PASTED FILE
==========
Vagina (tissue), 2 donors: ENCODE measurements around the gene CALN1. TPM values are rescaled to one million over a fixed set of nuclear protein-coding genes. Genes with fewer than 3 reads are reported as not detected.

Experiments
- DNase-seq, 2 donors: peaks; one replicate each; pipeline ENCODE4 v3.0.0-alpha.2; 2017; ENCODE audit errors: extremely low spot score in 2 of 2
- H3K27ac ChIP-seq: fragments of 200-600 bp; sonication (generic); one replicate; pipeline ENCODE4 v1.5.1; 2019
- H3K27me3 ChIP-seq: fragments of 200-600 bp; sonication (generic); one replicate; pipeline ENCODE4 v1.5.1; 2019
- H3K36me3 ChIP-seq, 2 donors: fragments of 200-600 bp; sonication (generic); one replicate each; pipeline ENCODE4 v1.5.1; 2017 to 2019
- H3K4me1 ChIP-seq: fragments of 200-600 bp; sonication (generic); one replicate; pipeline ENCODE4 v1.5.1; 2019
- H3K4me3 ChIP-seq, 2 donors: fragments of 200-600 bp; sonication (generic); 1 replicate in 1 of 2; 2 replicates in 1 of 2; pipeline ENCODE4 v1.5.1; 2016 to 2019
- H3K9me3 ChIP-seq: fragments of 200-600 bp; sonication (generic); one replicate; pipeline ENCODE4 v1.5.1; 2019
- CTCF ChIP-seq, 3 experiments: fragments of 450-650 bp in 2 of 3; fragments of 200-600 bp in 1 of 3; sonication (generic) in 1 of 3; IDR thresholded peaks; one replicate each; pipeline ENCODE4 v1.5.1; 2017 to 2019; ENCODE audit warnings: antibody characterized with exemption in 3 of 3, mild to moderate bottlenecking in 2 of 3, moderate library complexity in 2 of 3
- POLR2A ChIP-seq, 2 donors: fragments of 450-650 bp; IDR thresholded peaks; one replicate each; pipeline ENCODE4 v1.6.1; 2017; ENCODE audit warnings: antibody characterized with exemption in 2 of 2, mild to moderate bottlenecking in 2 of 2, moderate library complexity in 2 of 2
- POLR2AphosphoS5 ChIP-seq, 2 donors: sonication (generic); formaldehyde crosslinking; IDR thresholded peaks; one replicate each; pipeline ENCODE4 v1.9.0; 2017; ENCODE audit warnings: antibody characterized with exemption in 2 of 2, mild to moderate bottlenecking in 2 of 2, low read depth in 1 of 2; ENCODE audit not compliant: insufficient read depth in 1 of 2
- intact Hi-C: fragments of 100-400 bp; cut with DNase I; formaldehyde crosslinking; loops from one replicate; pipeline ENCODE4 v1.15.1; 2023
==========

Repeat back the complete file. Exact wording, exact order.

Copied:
Vagina (tissue), 2 donors: ENCODE measurements around the gene CALN1. TPM values are rescaled to one million over a fixed set of nuclear protein-coding genes. Genes with fewer than 3 reads are reported as not detected.

Experiments
- DNase-seq, 2 donors: peaks; one replicate each; pipeline ENCODE4 v3.0.0-alpha.2; 2017; ENCODE audit errors: extremely low spot score in 2 of 2
- H3K27ac ChIP-seq: fragments of 200-600 bp; sonication (generic); one replicate; pipeline ENCODE4 v1.5.1; 2019
- H3K27me3 ChIP-seq: fragments of 200-600 bp; sonication (generic); one replicate; pipeline ENCODE4 v1.5.1; 2019
- H3K36me3 ChIP-seq, 2 donors: fragments of 200-600 bp; sonication (generic); one replicate each; pipeline ENCODE4 v1.5.1; 2017 to 2019
- H3K4me1 ChIP-seq: fragments of 200-600 bp; sonication (generic); one replicate; pipeline ENCODE4 v1.5.1; 2019
- H3K4me3 ChIP-seq, 2 donors: fragments of 200-600 bp; sonication (generic); 1 replicate in 1 of 2; 2 replicates in 1 of 2; pipeline ENCODE4 v1.5.1; 2016 to 2019
- H3K9me3 ChIP-seq: fragments of 200-600 bp; sonication (generic); one replicate; pipeline ENCODE4 v1.5.1; 2019
- CTCF ChIP-seq, 3 experiments: fragments of 450-650 bp in 2 of 3; fragments of 200-600 bp in 1 of 3; sonication (generic) in 1 of 3; IDR thresholded peaks; one replicate each; pipeline ENCODE4 v1.5.1; 2017 to 2019; ENCODE audit warnings: antibody characterized with exemption in 3 of 3, mild to moderate bottlenecking in 2 of 3, moderate library complexity in 2 of 3
- POLR2A ChIP-seq, 2 donors: fragments of 450-650 bp; IDR thresholded peaks; one replicate each; pipeline ENCODE4 v1.6.1; 2017; ENCODE audit warnings: antibody characterized with exemption in 2 of 2, mild to moderate bottlenecking in 2 of 2, moderate library complexity in 2 of 2
- POLR2AphosphoS5 ChIP-seq, 2 donors: sonication (generic); formaldehyde crosslinking; IDR thresholded peaks; one replicate each; pipeline ENCODE4 v1.9.0; 2017; ENCODE audit warnings: antibody characterized with exemption in 2 of 2, mild to moderate bottlenecking in 2 of 2, low read depth in 1 of 2; ENCODE audit not compliant: insufficient read depth in 1 of 2
- intact Hi-C: fragments of 100-400 bp; cut with DNase I; formaldehyde crosslinking; loops from one replicate; pipeline ENCODE4 v1.15.1; 2023